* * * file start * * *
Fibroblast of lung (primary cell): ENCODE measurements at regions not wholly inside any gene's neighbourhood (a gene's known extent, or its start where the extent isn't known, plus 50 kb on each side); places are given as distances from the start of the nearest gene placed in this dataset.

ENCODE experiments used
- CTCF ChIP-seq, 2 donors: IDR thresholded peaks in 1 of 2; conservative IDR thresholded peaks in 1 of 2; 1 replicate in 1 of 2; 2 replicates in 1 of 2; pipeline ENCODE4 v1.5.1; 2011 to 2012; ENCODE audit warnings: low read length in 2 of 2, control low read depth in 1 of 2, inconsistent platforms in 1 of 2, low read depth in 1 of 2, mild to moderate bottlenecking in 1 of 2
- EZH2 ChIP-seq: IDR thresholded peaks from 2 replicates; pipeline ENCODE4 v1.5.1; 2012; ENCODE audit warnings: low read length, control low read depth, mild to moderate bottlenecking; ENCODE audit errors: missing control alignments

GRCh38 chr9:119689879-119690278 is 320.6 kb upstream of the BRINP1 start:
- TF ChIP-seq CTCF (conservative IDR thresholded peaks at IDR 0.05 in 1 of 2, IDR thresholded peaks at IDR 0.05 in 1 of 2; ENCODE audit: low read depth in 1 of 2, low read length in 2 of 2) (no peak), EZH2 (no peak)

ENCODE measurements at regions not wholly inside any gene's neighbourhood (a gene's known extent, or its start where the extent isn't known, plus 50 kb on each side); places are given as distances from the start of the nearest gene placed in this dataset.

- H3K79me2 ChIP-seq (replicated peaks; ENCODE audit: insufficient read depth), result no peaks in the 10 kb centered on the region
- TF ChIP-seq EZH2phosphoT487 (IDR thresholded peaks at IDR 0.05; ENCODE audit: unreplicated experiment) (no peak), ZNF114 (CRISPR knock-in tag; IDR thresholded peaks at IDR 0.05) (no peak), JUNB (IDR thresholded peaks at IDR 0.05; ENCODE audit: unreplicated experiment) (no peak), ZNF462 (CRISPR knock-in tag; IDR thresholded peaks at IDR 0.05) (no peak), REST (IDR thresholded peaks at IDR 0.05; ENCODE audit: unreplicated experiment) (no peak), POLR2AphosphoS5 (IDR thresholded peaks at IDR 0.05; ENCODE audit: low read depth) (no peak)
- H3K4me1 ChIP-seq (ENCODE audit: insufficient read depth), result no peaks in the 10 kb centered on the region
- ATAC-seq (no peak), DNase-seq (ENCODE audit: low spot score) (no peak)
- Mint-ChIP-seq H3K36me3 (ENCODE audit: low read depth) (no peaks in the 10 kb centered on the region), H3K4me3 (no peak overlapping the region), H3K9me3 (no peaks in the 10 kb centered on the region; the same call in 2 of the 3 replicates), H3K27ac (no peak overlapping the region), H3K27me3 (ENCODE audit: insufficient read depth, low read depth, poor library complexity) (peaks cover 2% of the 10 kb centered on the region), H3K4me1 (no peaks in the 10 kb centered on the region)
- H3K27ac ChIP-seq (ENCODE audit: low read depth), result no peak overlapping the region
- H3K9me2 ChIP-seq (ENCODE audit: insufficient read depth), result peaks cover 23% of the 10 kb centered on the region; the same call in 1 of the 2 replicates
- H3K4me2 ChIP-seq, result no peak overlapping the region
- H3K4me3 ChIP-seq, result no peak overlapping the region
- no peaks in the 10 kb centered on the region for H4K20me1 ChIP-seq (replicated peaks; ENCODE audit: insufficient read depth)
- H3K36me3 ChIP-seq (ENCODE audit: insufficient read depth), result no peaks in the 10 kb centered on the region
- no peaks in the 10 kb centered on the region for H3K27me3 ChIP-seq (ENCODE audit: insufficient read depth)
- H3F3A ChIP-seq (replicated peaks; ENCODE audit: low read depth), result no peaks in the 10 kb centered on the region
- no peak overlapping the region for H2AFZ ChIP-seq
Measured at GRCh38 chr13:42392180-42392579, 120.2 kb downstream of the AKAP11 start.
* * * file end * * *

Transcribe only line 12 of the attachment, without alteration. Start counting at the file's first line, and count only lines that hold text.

- Mint-ChIP-seq H3K36me3 (ENCODE audit: low read depth) (no peaks in the 10 kb centered on the region), H3K4me3 (no peak overlapping the region), H3K9me3 (no peaks in the 10 kb centered on the region; the same call in 2 of the 3 replicates), H3K27ac (no peak overlapping the region), H3K27me3 (ENCODE audit: insufficient read depth, low read depth, poor library complexity) (peaks cover 2% of the 10 kb centered on the region), H3K4me1 (no peaks in the 10 kb centered on the region)